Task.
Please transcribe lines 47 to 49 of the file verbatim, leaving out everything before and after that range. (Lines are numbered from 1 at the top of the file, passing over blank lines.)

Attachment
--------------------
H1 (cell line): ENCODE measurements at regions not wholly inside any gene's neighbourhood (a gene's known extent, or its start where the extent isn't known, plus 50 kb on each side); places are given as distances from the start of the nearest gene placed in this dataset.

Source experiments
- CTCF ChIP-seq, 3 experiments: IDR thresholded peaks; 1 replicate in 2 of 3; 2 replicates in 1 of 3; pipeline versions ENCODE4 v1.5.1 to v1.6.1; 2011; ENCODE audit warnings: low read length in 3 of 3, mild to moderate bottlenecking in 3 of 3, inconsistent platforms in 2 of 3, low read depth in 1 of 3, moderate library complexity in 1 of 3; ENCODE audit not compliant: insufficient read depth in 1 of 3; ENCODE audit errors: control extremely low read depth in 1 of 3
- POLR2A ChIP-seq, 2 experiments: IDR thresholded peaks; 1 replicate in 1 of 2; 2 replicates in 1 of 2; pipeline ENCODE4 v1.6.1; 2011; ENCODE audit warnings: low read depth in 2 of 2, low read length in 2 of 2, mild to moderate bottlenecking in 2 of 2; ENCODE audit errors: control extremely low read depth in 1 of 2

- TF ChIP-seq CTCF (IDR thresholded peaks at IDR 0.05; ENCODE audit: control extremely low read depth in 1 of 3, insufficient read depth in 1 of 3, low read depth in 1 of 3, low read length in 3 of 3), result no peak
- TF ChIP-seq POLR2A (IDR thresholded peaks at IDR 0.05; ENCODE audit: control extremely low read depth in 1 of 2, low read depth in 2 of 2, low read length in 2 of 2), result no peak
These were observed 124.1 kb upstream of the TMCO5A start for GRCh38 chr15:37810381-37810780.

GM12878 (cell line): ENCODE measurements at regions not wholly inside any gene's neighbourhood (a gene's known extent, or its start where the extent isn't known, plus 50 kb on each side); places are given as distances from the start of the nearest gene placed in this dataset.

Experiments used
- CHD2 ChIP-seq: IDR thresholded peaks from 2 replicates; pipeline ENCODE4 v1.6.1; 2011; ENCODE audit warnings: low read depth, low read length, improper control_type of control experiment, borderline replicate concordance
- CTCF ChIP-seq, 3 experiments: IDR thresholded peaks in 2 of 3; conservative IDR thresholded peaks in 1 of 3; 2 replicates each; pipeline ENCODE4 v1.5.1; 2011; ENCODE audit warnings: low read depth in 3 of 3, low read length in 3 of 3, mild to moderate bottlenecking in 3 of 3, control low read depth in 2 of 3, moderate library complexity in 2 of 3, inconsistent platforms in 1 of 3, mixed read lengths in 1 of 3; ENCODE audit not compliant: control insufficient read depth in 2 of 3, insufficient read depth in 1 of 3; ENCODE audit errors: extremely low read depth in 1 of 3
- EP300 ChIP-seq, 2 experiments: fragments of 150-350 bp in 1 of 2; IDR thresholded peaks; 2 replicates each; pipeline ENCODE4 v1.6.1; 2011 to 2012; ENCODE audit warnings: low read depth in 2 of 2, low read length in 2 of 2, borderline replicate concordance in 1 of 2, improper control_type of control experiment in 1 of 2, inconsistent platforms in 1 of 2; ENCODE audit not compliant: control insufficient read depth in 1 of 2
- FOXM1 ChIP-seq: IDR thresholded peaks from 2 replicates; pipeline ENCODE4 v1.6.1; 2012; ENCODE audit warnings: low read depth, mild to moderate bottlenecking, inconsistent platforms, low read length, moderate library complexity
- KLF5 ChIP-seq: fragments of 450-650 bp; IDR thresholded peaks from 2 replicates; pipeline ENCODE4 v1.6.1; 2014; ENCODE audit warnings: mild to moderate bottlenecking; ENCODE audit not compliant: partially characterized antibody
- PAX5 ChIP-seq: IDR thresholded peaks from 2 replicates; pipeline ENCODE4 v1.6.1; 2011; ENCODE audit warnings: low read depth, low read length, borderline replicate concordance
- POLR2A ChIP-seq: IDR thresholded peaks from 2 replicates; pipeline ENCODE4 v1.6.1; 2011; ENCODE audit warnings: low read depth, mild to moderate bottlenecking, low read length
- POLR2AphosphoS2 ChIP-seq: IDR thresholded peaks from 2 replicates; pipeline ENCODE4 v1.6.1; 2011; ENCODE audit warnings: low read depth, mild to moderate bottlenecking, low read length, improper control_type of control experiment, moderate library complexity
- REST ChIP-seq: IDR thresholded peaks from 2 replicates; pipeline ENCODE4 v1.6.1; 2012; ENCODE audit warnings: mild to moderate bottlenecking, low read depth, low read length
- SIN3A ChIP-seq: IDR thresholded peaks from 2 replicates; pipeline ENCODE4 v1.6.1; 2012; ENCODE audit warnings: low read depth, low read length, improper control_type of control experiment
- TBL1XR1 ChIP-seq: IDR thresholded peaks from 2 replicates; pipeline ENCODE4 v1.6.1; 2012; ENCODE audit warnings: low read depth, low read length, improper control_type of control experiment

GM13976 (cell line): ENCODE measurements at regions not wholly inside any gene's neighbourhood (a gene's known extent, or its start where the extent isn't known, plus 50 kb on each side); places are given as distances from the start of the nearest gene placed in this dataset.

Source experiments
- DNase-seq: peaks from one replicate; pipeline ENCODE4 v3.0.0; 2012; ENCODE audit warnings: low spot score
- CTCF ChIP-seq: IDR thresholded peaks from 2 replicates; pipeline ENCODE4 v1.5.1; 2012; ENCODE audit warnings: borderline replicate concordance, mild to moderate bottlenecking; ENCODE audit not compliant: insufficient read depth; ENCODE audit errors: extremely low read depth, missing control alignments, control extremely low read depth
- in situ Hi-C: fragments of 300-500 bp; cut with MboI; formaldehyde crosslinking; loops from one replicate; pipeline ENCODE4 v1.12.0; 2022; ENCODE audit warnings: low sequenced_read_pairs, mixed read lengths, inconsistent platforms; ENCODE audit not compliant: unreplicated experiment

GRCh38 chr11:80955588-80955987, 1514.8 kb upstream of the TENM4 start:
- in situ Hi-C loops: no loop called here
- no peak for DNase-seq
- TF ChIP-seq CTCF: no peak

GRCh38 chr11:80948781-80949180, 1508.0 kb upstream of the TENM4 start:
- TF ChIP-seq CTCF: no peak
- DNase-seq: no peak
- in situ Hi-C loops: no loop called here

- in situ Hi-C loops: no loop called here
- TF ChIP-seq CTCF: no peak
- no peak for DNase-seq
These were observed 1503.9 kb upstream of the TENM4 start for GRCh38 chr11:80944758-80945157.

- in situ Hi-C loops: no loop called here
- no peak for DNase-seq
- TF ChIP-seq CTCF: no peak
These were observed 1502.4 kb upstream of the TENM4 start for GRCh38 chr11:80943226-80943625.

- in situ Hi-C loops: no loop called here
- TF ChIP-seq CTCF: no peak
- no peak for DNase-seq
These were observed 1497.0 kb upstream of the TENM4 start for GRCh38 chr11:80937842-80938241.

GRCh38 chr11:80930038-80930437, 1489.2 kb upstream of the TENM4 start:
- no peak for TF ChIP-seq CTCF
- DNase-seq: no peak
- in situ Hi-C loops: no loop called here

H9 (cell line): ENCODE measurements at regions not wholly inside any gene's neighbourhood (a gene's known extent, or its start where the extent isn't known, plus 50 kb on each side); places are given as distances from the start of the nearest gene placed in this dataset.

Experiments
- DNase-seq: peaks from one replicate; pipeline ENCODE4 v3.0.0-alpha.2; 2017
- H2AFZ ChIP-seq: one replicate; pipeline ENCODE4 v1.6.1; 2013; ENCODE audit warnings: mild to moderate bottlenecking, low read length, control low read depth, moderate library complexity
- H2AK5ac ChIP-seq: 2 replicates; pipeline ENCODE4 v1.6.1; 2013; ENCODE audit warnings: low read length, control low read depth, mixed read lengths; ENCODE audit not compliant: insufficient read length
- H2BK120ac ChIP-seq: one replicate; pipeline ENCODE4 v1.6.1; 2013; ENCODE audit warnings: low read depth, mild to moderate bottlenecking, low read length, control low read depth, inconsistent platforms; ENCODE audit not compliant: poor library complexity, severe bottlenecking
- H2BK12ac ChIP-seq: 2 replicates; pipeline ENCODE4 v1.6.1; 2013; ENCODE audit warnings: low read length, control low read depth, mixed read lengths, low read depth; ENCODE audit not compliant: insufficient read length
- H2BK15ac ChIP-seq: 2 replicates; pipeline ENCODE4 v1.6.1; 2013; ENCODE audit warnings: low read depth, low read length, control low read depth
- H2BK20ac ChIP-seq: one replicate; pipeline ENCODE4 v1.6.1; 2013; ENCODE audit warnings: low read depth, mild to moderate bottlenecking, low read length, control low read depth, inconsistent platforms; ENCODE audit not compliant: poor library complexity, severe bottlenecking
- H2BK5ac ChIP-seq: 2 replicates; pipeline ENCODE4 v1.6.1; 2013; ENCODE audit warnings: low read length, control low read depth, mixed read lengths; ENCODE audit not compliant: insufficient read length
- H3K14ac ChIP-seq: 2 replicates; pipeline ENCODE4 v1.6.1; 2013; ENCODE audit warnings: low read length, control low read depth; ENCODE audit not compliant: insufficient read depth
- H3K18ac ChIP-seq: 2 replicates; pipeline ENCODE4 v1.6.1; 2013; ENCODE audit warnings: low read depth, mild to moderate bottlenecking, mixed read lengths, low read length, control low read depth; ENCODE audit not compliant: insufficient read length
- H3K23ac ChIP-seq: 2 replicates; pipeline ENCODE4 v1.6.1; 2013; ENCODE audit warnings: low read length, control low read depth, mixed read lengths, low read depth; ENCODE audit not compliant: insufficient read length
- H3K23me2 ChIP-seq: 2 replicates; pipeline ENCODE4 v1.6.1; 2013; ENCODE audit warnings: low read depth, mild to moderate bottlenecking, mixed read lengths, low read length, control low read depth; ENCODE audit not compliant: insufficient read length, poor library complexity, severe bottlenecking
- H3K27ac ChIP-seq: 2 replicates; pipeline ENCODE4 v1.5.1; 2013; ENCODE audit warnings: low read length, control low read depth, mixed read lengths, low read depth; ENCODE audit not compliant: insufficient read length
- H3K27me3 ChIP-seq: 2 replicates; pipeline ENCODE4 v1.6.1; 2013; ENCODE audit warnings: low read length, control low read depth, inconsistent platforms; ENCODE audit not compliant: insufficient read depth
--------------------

- no peak for TF ChIP-seq CTCF
- DNase-seq: no peak
- in situ Hi-C loops: no loop called here